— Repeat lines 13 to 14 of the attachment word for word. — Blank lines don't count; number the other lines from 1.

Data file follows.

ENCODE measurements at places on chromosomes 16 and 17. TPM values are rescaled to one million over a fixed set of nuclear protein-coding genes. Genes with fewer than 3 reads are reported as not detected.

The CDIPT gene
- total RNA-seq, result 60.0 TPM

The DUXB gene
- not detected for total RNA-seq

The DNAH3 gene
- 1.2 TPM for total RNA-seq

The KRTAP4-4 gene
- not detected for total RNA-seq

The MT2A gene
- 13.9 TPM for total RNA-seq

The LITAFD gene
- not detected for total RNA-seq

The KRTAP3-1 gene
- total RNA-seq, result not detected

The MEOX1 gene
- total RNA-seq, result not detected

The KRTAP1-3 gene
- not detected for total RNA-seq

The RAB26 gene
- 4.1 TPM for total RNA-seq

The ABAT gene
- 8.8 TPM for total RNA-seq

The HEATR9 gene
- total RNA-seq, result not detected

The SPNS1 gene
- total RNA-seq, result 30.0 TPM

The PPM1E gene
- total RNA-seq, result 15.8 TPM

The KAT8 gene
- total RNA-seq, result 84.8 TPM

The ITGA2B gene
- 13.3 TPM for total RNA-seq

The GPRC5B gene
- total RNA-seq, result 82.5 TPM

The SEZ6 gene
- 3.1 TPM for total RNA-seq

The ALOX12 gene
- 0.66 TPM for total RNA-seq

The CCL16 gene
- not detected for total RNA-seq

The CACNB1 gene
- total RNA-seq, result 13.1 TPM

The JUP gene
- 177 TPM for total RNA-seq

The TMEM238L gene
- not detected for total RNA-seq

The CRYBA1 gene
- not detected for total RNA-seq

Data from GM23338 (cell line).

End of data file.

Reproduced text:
- not detected for total RNA-seq

The KRTAP3-1 gene